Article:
Somalia’s hardline Shebab Group took over the southern port of Merka, giving Islamist militants control of most of Somalia.
The Shebab is the resurgent military and youth wing of the Islamist Courts Union that in 2006 took over most of the country before being ousted by Ethiopian forces.
President Abdullahi Yusuf said Sunday the government now controls only Mogadishu and the parliament seat, Baidoa. The government, he said is close to collapse.
Rashid Abdi is an analyst with the International Crisis Group (ICG). On Saturday, he told VOA’s Akwei Thompson that it was unclear whether the goal of the Islamists was to take over control of the capital Mogadishu, which he said was a “different kettle of fish”.
“It is really difficult to predict what the Islamists want, but the most I can say is that they look like they have an ambition to wrestle control of the country from the Transitional Federal Government. And I think they’re determined to take a sizable part of the country. Whether they want to take Mogadishu in particular is, I think, difficult to know at this stage.”
Abdi said he did not think the take over of the strategic southern port of Merka would exacerbate the already dire humanitarian situation in the country.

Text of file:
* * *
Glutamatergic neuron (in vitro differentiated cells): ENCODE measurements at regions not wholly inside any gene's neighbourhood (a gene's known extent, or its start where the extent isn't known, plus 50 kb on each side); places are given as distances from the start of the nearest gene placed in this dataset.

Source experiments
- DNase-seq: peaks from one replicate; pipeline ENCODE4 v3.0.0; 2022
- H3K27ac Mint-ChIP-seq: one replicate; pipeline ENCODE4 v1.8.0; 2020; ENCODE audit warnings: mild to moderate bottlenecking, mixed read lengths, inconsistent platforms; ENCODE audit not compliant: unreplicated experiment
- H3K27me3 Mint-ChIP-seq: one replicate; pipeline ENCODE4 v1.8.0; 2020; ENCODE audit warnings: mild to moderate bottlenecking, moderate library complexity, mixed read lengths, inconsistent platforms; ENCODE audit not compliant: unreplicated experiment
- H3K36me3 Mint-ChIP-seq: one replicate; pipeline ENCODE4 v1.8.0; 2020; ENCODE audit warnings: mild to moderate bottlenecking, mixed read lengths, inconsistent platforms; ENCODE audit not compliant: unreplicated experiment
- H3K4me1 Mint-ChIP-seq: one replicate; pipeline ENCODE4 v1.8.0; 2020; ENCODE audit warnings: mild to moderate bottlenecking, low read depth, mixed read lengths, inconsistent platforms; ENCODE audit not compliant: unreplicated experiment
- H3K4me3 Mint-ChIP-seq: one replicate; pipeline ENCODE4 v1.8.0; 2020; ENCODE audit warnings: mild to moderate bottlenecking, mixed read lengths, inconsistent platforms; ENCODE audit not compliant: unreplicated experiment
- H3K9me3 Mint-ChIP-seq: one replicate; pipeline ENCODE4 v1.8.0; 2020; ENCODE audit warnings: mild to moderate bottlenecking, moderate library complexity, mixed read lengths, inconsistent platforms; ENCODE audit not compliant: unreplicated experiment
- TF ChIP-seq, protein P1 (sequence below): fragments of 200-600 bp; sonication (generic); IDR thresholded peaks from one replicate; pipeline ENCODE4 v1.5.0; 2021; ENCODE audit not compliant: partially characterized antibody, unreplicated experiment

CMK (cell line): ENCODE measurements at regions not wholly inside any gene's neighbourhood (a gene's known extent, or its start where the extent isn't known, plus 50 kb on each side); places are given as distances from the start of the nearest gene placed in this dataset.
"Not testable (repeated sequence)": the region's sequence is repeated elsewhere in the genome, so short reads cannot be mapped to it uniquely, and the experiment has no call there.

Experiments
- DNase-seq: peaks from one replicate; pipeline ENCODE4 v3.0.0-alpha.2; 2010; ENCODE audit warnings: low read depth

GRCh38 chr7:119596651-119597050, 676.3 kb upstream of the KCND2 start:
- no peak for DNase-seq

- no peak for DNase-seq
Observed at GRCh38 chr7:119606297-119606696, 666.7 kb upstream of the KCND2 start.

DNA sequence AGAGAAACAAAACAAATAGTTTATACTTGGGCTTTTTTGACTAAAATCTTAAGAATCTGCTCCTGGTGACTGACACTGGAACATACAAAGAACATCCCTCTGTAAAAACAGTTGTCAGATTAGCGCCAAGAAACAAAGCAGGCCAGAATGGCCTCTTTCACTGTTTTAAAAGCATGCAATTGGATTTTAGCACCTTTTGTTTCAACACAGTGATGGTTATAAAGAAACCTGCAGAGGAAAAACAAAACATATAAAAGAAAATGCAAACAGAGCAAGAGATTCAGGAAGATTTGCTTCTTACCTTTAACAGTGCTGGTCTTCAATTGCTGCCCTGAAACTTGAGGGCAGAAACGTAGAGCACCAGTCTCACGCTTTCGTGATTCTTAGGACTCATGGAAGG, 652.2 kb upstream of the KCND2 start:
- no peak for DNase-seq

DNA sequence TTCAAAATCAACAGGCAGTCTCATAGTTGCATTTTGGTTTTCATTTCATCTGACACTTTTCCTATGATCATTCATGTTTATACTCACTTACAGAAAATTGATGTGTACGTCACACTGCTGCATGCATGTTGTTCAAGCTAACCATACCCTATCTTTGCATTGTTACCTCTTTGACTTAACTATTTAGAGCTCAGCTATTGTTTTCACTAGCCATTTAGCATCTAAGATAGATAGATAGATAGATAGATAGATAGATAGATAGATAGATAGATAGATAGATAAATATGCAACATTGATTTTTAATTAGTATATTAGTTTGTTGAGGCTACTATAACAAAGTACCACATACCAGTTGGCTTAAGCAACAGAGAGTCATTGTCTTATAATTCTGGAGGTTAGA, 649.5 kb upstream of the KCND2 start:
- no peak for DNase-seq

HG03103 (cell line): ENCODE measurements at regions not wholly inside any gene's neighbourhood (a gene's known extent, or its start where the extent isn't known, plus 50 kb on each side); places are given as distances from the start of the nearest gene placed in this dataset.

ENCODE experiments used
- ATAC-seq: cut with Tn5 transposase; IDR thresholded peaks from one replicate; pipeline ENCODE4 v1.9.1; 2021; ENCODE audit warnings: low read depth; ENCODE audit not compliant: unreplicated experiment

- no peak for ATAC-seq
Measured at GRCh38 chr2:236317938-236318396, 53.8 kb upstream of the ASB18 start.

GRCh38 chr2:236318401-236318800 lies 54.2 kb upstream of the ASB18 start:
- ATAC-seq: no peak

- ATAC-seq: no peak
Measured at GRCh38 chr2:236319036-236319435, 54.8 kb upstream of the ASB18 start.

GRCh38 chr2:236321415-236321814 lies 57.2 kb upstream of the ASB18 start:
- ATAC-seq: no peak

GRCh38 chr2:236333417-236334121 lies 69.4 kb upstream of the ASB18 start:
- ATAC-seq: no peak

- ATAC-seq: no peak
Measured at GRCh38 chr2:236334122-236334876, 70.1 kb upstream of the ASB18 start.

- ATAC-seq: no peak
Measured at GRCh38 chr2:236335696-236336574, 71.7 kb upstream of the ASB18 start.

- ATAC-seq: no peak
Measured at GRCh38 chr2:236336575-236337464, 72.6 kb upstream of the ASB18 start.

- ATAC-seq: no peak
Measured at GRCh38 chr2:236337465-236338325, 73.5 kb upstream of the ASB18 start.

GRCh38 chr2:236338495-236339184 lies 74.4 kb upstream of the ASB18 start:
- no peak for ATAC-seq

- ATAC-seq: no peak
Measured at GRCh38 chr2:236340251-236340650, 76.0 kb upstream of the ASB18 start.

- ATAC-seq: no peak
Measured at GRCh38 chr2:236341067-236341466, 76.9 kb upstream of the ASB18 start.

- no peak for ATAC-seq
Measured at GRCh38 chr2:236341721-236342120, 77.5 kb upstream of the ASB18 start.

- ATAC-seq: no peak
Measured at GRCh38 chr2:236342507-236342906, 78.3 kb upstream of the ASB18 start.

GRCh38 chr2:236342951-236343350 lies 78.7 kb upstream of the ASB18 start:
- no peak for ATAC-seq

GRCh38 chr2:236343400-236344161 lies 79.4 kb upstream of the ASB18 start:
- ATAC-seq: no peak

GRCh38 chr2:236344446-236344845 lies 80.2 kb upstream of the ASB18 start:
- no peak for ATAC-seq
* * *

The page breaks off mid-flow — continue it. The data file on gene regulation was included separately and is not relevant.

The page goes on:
“The take over of Merka which is the hub of the aid operation to the south… is really difficult to access what kind of an impact it will have, but I think just from media reports the Islamists say the will facilitate the provision of aid to the needy, and I think the WFP and the other international aid agencies are also not sounding the alarm…they think they can negotiate some kind of a safe passage for relief supplies,” Abdi said.
Abdi also said he did not think the current insurgencies would have a negative impact on the Djibouti talks.
“Well, I think the Djibouti talks have been going on irrespective of what’s happening on the ground. Recently the head of the ARS (Alliance for the Rel-liberation of Somalia) faction which signed the peace treaty with the government, that is Sheikh Sharif Sheikh Ahmed went to Somalia and visited a couple of towns and so probably the calculation on the part of the ARS faction which is to engae in the Djibouti process is that they will be able to, somehow, negotiate with the militants and eventually bring them on board,” Abdi explained.
Abdi said a recent simmering row between the president and prime minister of Somalia which, reportedly, has led to a break down of communication between the two leaders underlines “the serious problem” which the transitional government has, which is doing very little to advance the peace process and take care of the situation in Somalia.